Use of Mobile/Tablet and Web-Based Applications to Support Rehabilitation After Stroke: A Scoping Review
Keywords:rehabilitation process, information and communication technology, apps, mobile health, technology support, physiotherapy, occupational therapy, stroke
Objective: To describe and review evidence of mobile/tablet and web-based applications to support the rehabilitation process after stroke. The secondary aim was to describe participants’ stroke severity, and use of applications in relation to, respectively, the setting and phase of the rehabilitation process.
Methods: A scoping review methodology was used to identify studies, through databases such as Pub-Med, CINAHL, Embase and AMED. In addition, grey literature was searched. The studies were categorized according to Wade’s model of rehabilitation.
Results: The literature search resulted in 12,065 records. Forty-six studies were included, in which applications were used to support: assessment (n = 16); training (n = 25); discharge from hospital (n = 2); and 2 studies were targeted at supporting discharge/education/information and training. One study targeted assessment, discharge support and goal-setting. No studies were related to the element “participation” using Wade’s model of rehabilitation. Of the 46 studies, 33 studies included participants with mild to moderate stroke, and 4 studies included participants with severe stroke. In 9 studies the stroke severity was not reported. Twenty three studies included participants with chronic stroke, 16 acute and/or subacute stroke, and 5 included participants with acute and/or subacute and/or chronic stroke. In 2 studies, stroke onset was not reported. Applications were used in a rehabilitation setting (n = 21), home setting (n = 17), and both settings (n = 3). In 5 studies the setting was not reported.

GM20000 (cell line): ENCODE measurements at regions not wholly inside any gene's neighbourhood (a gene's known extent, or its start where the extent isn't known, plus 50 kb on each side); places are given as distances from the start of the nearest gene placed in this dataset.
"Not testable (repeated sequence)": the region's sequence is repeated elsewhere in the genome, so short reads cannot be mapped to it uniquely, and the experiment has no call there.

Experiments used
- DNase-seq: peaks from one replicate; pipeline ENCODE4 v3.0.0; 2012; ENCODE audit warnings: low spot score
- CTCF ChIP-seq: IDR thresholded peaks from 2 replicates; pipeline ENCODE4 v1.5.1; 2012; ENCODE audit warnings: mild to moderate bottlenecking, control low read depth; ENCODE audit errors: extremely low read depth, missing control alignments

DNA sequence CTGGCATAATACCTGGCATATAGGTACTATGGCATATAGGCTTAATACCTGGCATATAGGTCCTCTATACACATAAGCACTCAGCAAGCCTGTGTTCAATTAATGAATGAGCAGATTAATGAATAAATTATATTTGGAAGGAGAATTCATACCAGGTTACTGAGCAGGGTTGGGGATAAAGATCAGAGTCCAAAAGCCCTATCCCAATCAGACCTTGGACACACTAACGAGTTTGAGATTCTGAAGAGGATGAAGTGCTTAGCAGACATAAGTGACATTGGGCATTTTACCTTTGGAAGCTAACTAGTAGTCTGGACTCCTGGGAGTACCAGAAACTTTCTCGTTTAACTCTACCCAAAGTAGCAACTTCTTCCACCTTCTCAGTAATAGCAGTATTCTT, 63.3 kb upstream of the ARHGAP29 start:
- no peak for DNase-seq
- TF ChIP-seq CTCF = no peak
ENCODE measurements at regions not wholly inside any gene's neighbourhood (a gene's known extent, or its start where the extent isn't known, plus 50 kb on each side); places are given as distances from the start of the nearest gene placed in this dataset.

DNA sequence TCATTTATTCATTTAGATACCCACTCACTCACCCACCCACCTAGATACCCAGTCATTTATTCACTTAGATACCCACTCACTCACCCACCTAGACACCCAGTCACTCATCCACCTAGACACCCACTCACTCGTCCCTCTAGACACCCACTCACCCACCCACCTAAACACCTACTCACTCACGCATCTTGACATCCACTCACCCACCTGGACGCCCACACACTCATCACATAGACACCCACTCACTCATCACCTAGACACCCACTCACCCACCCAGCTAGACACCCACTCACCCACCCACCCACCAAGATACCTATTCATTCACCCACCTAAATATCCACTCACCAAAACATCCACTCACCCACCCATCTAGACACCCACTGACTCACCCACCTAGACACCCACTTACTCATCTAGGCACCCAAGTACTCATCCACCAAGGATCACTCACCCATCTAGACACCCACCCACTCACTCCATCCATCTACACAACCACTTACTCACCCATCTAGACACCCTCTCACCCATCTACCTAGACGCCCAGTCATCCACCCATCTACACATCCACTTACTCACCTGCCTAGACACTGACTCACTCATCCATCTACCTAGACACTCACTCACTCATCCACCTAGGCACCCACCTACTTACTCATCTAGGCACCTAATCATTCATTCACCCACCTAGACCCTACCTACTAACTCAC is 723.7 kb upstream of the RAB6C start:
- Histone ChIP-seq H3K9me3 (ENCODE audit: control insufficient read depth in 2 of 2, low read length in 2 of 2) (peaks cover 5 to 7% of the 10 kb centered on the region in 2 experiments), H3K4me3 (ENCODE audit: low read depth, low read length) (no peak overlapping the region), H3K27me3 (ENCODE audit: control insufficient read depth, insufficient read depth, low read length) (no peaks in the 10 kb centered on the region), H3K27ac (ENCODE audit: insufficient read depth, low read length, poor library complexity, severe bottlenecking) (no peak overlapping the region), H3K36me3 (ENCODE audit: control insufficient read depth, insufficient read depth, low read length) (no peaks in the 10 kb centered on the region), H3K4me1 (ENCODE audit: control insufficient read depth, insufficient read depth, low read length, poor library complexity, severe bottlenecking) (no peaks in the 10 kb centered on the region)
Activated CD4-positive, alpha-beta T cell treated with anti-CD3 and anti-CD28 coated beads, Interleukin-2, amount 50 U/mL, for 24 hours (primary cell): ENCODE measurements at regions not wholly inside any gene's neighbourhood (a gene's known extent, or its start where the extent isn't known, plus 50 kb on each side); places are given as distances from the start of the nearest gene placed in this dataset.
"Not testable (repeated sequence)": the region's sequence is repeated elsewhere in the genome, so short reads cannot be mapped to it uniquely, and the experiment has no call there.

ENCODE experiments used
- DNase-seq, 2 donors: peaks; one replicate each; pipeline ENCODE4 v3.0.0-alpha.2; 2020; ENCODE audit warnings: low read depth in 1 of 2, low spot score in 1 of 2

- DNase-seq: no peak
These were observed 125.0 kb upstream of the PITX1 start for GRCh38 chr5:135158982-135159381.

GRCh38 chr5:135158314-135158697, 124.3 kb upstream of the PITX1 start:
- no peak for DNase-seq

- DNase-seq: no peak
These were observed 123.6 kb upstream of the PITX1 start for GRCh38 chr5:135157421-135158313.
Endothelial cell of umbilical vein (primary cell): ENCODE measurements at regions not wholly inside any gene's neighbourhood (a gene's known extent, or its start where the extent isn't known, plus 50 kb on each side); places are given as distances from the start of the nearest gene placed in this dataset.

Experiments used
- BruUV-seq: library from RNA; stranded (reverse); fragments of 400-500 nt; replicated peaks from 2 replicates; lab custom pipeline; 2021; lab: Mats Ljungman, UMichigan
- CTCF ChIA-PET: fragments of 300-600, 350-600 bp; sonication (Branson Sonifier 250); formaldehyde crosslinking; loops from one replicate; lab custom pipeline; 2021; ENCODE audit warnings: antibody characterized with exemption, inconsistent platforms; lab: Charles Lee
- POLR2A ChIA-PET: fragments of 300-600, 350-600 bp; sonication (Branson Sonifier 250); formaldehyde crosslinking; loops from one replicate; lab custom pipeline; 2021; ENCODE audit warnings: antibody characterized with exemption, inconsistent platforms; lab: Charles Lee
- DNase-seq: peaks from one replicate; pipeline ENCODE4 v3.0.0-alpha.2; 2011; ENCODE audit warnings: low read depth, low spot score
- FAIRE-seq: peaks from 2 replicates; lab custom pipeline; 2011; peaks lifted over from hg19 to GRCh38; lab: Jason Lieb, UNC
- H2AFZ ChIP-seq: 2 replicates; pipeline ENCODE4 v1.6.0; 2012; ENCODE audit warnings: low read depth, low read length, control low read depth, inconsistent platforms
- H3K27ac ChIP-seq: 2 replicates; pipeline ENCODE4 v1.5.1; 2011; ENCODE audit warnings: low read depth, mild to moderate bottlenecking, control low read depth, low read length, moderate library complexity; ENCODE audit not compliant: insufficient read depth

Conclusion: Most studies of applications developed to support the rehabilitation process after stroke have been explorative. They primarily include participants with mild or moderate stroke and focus on a limited aspect of the rehabilitation process, e.g. assessment
or training. Future applications to support stroke rehabilitation should accommodate stroke survivors’ and significant others’ need for solutions, irrespective of stroke severity and throughout the entire rehabilitation process.
Studies have shown that the integration of applications (apps) can support the rehabilitation process after stroke. However, this scoping review found that most existing app solutions have limited usability, providing only 1 aspect of support in the rehabilitation process, such as clinical assessment or a narrow focus on exercises. Furthermore, currently available app solutions mainly target stroke survivors with mild stroke. Stroke survivors and significant others express a need for more comprehensive solutions to support the entire crosssectorial rehabilitation process. Therefore, there is a need for development of app solutions that support a greater part of the stroke rehabilitation process regardless of stroke severity.
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Copyright (c) 2022 Mille Nabsen Marwaa, Susanne Guidetti, Charlotte Ytterberg, Hanne Kaae Kristensen
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